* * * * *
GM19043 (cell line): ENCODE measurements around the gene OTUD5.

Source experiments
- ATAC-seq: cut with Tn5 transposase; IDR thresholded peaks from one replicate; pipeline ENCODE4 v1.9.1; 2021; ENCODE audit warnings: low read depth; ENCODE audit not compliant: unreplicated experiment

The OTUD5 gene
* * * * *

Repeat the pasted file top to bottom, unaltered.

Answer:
GM19043 (cell line): ENCODE measurements around the gene OTUD5.

Source experiments
- ATAC-seq: cut with Tn5 transposase; IDR thresholded peaks from one replicate; pipeline ENCODE4 v1.9.1; 2021; ENCODE audit warnings: low read depth; ENCODE audit not compliant: unreplicated experiment

The OTUD5 gene